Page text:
Yesterday, we detailed how troubles with AMD’s R9 290′s fan profile could lead the GPU to return slower-than-expected performance under load. This was a problem that reportedly struck both reviewers and certain retail cards and left multiple sites pulling their recommendations on the R9 290. According to AMD, the problem was caused by improper fan settings on retail cards and imprecise tuning that relied on power modulation (PWM) rather than a specified RPM speed. As a result, the company said, some retail cards that were supposed to be spinning at 47% were actually spinning as much as 350 RPM slower — thus causing the overheat issue. Last night the company pushed a new driver that would supposedly fix this by relying on RPM tuning to set fan speeds rather than PWM manipulation.
Justin Jaynes, an acquaintance of mine at Seeking Alpha, offered to contribute some results to our testing as well. He’d just ordered and received a Sapphire 100362SR. Armed with his retail card and the reference GPU AMD shipped us with a default driver, we set out to test the lay of the land. There’s good news, from multiple quarters — but first, our test results.
These tests were run with our AMD R9 290 reference card across six runs of Metro: Last Light. As of yesterday, default behavior at the 47% fan profile speed showed a noticeable drop-off by the end of the run. Now, that drop-off has vanished. The reason you can’t see the previous 55% bar is because the new 47% driver tests obscure it. We tested further, and ran the card through a full 12 runs of Metro: Last Light. The results were the same — no drop-off in performance, even across a full 12 runs.
GPU-Z’s logged results were rather interesting. The fan speeds were a tad higher at each percentage — with the original driver, the R9 290′s 47% fan speed topped out around 2520 RPM. With the new driver, the 47% mark was a bit higher, at 2575 RPM. The difference in clock throttling, however, wasn’t caused by an RPM shift that small, but because according to GPU-Z, the fan clocked up to 48-49% of rated output — even with a 47% maximum setting. It’s not clear, however, if GPU-Z is actually reading the fan speed data correctly. Ultimately, it doesn’t matter. What we cared about was whether or not the GPU would throttle under load or maintain its performance. If it’s maintaining its performance at default fan speeds, that’s what matters.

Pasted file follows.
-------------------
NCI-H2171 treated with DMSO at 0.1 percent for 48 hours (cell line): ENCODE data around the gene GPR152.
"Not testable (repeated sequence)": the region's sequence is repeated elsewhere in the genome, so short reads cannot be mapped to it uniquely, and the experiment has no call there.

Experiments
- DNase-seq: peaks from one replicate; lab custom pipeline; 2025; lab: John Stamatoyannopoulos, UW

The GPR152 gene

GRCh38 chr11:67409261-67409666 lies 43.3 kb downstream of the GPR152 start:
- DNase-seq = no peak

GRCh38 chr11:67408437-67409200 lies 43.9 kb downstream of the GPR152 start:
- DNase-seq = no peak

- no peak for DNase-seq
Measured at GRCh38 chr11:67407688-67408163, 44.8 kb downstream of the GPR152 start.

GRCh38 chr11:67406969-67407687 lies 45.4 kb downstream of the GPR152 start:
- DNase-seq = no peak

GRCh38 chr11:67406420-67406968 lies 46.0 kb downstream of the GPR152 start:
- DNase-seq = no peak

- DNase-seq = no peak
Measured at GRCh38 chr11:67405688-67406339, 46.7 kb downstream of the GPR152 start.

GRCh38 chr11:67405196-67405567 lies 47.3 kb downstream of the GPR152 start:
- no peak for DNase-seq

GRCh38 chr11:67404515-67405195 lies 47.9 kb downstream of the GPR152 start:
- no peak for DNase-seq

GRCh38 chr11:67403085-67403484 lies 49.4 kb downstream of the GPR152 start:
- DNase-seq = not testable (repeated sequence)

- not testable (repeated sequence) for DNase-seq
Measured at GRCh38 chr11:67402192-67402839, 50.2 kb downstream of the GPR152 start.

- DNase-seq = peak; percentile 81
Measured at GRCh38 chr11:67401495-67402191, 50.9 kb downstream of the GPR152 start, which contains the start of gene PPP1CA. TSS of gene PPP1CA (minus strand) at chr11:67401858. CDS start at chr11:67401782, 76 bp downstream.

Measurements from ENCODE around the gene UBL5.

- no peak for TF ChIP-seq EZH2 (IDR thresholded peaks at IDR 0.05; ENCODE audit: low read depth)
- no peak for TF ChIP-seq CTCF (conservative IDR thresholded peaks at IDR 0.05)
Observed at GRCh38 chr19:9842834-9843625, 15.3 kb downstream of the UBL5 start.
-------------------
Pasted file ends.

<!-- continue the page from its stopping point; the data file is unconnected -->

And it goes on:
Not all retail cards suffer from this problem
Justin’s Sapphire card, it should be noted, has no problems whatsoever. While I had initially planned to ask him to run before-and-after performance figures using the shipping driver and then the new, AMD-provided driver, it simply wasn’t necessary. At its default fan speeds and stock settings the R9 290 retail sample never throttled at all — and that’s using the same beta driver that caused throttling on our reference card.
In short, this looks like a genuine driver snafu, not a fundamental card problem. We’re going to keep an eye on the issue, because it’s true that the R9 290 is running close to its thermal trip point, but provided end users see consistent performance from the card, our recommendation stands. We’re still hoping to see better third-party coolers in the long run, but the revised driver doesn’t seem to have much impact on the R9 290′s overall noise profile, and it successfully solves the stabilization issue.
Our recommendation stands — though we do wonder how this driver issue made it through QA in the first place…